People with serious mental illness have mortality rates 2-3 times as high as the general population. The primary cause of death is cardiovascular disease, which in turn is due to an extremely high prevalence of obesity (twice that of the overall population). Physical inactivity, unhealthy diets, and weight gain from psychotropic medication are all factors that contribute to this.
Lifestyle interventions to modify diet and activity are therefore a key priority for this group. However, this population has previously largely been ignored in lifestyle-intervention trials, and it has been called into question whether they can benefit from behavioural interventions given that they often face problems with memory and executive function.
The NEJM published a study from Maryland which looked at the effectiveness of a behavioural weight-loss intervention for people with severe mental illness.
The study was conducted as an RCT over a period of 18 months. Participants had to be adults and attend psychiatric rehabilitation programs tied to outpatient clinics. The authors excluded participants with medical contraindications for weight loss, those who had had a cardiovascular event in the previous six months, were unable to walk, or had current alcohol abuse or substance abuse issues. Out of 417 participants that were recruited, 291 were randomised into an intervention group (144 participants) and a control group (147 participants).
The intervention itself consisted of three components: individual weight management sessions, group weight management sessions, and group exercise classes. It was based on interventions that were shown to be effective in the general population, but was adapted to address the special needs of the population studied (memory and executive function problems) by breaking information into small chunks and repeating information.
The control group received standard nutrition and physical activity information at baseline. They were also offered quarterly health classes that had no weight-management-related content.
The rehabilitation programmes routinely served breakfast and lunch to participants, so as part of the trial, the researchers advised the kitchen staff on offering healthier meals. This meant that the healthy options were available to both groups.
Data on participants’ height, weight and blood pressure, waist circumference and fasting blood chemical levels were collected by independent assessors at baseline as well as 6, 12 and 18 months. Data on sociodemographics, medications and diagnoses were collected from programme records and participant self-reports.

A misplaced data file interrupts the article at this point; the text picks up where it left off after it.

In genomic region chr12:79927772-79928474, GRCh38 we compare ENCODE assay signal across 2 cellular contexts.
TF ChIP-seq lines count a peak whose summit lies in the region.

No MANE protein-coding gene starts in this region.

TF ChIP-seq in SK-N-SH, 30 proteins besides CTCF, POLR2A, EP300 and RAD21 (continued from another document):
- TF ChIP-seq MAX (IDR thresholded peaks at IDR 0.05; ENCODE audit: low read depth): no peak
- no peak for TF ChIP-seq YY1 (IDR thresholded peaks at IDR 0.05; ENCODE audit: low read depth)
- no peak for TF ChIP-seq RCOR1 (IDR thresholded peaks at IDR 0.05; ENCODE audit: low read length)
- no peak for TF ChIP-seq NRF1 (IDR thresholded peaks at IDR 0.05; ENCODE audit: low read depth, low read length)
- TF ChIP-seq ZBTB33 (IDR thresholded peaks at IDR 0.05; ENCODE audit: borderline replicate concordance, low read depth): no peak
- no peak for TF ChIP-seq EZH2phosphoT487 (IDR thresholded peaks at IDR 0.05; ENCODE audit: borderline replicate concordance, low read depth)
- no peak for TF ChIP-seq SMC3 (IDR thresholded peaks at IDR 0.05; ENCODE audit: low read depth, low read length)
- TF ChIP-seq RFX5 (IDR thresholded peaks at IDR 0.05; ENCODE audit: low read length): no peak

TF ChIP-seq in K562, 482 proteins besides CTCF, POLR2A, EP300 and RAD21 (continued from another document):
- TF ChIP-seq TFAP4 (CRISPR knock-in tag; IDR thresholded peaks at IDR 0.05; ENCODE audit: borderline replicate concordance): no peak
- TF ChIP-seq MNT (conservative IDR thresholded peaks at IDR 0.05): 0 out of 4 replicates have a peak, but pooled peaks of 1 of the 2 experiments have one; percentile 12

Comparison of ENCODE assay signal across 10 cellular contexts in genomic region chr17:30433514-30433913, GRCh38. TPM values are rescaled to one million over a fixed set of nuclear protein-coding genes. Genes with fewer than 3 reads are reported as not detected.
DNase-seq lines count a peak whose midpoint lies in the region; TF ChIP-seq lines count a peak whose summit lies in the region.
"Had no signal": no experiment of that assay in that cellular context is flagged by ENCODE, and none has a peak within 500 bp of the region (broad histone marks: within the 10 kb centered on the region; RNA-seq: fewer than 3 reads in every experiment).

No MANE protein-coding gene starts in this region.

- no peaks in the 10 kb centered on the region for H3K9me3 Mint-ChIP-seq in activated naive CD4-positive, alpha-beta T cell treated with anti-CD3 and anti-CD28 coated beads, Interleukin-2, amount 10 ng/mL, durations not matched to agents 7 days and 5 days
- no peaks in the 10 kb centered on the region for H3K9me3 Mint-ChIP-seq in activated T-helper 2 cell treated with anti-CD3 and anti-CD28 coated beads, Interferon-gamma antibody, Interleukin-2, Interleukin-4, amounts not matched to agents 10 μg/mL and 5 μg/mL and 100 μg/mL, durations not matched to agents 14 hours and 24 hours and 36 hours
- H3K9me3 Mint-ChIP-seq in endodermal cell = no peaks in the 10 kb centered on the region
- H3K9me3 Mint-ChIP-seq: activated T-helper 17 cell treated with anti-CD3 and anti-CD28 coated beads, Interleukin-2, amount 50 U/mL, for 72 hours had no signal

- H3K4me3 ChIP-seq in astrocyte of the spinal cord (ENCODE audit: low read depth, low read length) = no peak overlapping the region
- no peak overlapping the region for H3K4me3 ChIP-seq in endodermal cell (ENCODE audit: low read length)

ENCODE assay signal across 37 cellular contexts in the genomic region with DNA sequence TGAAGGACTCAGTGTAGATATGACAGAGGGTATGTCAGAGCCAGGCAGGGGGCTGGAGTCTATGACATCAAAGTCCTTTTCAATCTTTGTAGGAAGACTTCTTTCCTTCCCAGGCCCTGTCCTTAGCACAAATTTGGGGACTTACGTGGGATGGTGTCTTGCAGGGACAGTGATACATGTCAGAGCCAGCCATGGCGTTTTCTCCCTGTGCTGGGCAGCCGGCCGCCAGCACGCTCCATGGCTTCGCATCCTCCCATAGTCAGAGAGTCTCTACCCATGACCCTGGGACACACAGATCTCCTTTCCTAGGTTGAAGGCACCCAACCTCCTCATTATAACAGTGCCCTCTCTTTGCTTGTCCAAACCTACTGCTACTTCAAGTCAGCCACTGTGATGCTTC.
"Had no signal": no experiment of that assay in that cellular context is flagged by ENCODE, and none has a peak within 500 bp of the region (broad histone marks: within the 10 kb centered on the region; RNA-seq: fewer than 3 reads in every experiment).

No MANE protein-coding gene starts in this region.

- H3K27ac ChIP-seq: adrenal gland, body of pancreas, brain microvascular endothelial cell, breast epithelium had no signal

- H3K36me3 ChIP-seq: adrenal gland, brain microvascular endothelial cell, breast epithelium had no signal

The primary outcome that the researchers studied was the change in weight from randomisation to 6 and 18 months respectively. They also analysed the percentage of weight change from baseline, the number of people who had lost at least 5% and 10% respectively, and the change in BMI (body mass index).
The researchers found that people in the intervention group kept losing weight over the 18-month period, and that they lost significantly more weight than the participants in the control group. They also found significant differences in the percentage of participants who had achieved certain weight loss “goals”. See the table below for a summary of results.
|Intervention group||Control group|
|Average weight loss at 6 months||1.3kg||0.3kg|
|Average weight loss at 18 months||3.4kg||0.2kg|
|Participants weighing the same or less than at baseline||63.9%||49.2%|
|Participants who lost at least 5% of their body weight||37.8%||22.7%|
|Participants who lost at least 10% of their body weight||18.5%||7.0%|
These results are similar to results achieved in lifestyle interventions in the general population. However, the pattern of weight loss was different: in trials in the general population, participants lost the most weight at 6 months and put weight on again afterwards, whereas in this trial, participants in the intervention group kept losing weight consistently over the 18-month period.
The authors conclude:
[i]n overweight and obese adults with serious mental illness who were participating in psychiatric rehabilitation programs, a behavioural weight-loss intervention incorporating weight-management counselling and group exercise significantly reduced participant weight over a period of 18 months. […] Our findings support implementation of targeted behavioural weight-loss interventions in this high-risk population.
I think that the results hold up to this interpretation. The most important feature of the trial is the setting – psychiatric rehabilitation programmes. Attendance at intervention and rehabilitation programme sessions declined in both groups over time, but even so the participants in the intervention group kept losing weight. Since individuals were randomised, there could have been cross-contamination between control and intervention groups, and healthy meal options were available to both intervention and control groups, but even taking this into account, the difference between the groups is significant.
I do wonder though how far these results are generalisable outside the structure of a rehabilitation programme, and whether there are true long-term effects. The authors also state that the trial wasn’t designed to detect the actual effects of reduced weight on cardiovascular risk factors, or to influence prescribing—in clinical practice, changing patients’ medications to something less likely to cause weight gain may be a viable option.
Daumit, Gail L. et al. (2013). A Behavioral Weight-Loss Intervention in person with Serious mental Illness. New England Journal of Medicine 368, 1594-1602. [Abstract]